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This map shows how US consumption hurts wildlife all over the world

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Due to agriculture, overfishing, and pollution

Threat hotspots driven by US consumption
Map by Moran and Kanemoto, Nature Ecology & Evolution

Hotspots of biodiversity all over the world are threatened by the high demands of a globalized economy — and now we can clearly locate where on the planet US consumption is putting species at risk.

Researchers from Norway and Japan have created a map showing the world’s ecosystems — on land and in the sea — that are impacted by consumer demands in the US, but also the European Union, China, and Japan. The threats come from deforestation, agriculture, overfishing, and pollution, and are all linked to legal exports to those countries.

US consumption, in particular, hurts wildlife pretty much everywhere in the world — but some of the most affected areas are in Southeast Asia and its surrounding waters, where fishing and pollution are threatening species-rich ecosystems. The US also seems to have a big biodiversity footprint in Spain and Portugal, where many fish and bird species are at risk, the researchers say.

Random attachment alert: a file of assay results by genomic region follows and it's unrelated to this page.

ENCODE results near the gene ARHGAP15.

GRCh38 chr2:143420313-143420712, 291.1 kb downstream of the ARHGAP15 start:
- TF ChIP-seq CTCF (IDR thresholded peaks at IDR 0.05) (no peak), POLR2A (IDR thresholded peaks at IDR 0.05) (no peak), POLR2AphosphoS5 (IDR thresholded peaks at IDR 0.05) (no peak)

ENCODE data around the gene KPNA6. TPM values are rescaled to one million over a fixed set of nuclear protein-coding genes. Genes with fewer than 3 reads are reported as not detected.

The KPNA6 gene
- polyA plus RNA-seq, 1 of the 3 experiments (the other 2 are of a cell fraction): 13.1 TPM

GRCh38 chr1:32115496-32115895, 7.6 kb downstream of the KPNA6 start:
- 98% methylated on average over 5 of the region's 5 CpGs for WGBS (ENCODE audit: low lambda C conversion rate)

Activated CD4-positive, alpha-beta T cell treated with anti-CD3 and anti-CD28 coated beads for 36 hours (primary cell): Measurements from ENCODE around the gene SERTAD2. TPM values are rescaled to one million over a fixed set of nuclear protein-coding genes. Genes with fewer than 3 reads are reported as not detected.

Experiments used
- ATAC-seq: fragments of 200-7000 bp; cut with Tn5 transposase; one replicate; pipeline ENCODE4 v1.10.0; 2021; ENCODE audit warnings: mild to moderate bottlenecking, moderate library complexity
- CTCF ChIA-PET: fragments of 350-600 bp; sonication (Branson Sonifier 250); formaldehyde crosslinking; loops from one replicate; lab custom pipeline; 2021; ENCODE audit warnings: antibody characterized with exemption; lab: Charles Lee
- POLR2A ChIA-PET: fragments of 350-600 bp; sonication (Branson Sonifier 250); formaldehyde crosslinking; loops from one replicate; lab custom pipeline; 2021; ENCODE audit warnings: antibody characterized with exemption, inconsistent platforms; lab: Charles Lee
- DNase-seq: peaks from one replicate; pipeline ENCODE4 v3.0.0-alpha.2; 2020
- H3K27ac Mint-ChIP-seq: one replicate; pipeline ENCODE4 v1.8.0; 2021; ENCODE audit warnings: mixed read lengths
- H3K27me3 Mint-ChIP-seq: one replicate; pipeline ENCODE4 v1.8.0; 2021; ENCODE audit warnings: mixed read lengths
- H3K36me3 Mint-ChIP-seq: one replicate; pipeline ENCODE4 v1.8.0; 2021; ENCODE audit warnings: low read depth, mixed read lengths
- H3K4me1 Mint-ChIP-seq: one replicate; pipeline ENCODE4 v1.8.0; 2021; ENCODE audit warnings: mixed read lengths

Threats to ecosystems in Southeast Asia tied to US consumption
Map by Moran and Kanemoto, Nature Ecology & Evolution

The study also pinpoints particular species and the threat posed by specific countries. For example, the researchers calculated that 2 percent of the risk faced by the stubfooted toad in Brazil is due to logging and wood-harvesting operations tied to US consumption.

The map, which was described in a study published yesterday in Nature Ecology & Evolution, was created using a global trade model and combining data on 6,803 vulnerable, endangered, or critically endangered species and the 166 threats they face that are attributable to human activity.

The goal of the map is to highlight the world areas that should be the focus of conservation efforts, according to the researchers. “Locating biodiversity threat hotspots driven by consumption of goods and services can help to connect conservationists, consumers, companies and governments in order to better target conservation actions,” the study says.